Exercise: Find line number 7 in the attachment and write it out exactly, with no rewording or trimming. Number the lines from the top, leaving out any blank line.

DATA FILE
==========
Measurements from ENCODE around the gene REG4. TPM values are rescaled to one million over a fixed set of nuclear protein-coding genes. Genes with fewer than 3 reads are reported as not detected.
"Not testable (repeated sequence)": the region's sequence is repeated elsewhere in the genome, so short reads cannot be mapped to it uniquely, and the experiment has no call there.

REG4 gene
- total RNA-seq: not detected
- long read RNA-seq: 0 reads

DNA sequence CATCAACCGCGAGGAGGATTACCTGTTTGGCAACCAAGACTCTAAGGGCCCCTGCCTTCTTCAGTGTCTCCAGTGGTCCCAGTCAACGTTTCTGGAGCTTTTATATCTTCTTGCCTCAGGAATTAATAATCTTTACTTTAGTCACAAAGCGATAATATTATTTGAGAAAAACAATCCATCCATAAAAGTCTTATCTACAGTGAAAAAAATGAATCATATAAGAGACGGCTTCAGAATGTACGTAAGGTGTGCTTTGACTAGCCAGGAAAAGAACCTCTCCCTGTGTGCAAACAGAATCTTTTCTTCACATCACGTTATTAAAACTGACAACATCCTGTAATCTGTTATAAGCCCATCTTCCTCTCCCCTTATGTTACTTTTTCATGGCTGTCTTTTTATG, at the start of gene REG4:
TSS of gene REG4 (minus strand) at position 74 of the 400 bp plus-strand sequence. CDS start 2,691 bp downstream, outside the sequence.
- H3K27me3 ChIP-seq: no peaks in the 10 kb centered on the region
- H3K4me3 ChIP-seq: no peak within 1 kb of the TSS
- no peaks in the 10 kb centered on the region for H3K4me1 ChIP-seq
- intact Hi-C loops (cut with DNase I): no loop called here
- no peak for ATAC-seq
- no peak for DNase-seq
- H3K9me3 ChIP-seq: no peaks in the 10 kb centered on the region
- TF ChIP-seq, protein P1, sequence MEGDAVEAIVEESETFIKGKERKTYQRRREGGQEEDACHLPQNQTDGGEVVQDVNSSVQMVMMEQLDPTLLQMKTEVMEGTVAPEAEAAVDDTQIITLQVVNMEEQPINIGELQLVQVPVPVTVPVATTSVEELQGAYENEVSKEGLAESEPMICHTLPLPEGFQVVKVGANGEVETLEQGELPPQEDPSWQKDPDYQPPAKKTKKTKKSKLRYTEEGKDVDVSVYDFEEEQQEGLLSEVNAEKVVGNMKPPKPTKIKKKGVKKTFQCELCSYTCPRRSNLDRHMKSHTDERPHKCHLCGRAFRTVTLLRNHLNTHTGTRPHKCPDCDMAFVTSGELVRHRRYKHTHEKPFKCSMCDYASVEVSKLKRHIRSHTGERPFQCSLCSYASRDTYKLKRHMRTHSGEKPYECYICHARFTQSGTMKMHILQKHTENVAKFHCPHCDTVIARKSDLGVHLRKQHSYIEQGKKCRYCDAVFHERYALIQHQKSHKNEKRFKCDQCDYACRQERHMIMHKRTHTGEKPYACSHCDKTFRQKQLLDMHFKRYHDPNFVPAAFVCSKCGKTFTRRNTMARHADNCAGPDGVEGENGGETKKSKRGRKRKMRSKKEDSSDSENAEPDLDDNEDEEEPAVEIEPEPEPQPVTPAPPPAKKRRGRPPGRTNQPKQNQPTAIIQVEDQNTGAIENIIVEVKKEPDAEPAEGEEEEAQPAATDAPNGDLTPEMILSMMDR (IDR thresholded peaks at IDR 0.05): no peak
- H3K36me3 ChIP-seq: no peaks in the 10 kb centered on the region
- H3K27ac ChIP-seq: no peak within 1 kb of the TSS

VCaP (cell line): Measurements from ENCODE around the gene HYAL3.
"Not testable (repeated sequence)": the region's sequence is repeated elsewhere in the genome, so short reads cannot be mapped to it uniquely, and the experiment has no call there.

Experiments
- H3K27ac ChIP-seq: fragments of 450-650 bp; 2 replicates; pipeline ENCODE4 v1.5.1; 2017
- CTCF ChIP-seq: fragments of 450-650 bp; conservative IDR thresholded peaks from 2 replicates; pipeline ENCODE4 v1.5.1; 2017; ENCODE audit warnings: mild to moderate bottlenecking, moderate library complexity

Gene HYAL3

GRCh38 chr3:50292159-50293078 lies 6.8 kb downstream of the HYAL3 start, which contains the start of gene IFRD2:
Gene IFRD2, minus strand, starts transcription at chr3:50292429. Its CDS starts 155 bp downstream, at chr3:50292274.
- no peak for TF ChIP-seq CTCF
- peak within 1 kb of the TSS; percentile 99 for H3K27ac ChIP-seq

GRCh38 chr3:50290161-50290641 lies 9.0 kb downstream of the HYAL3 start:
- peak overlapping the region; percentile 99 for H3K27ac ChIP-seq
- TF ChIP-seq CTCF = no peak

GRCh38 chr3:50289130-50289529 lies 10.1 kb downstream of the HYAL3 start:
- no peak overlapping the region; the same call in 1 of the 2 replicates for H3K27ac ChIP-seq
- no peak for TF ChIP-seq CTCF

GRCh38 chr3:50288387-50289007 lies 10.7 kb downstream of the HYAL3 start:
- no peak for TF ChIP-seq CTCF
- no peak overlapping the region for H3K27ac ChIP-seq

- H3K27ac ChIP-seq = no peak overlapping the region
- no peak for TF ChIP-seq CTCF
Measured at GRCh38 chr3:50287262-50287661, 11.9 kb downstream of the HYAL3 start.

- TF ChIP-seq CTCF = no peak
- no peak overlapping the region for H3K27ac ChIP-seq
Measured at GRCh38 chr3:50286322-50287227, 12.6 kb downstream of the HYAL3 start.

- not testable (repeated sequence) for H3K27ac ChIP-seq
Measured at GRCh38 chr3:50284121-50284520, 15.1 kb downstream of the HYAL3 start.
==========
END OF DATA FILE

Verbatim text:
TSS of gene REG4 (minus strand) at position 74 of the 400 bp plus-strand sequence. CDS start 2,691 bp downstream, outside the sequence.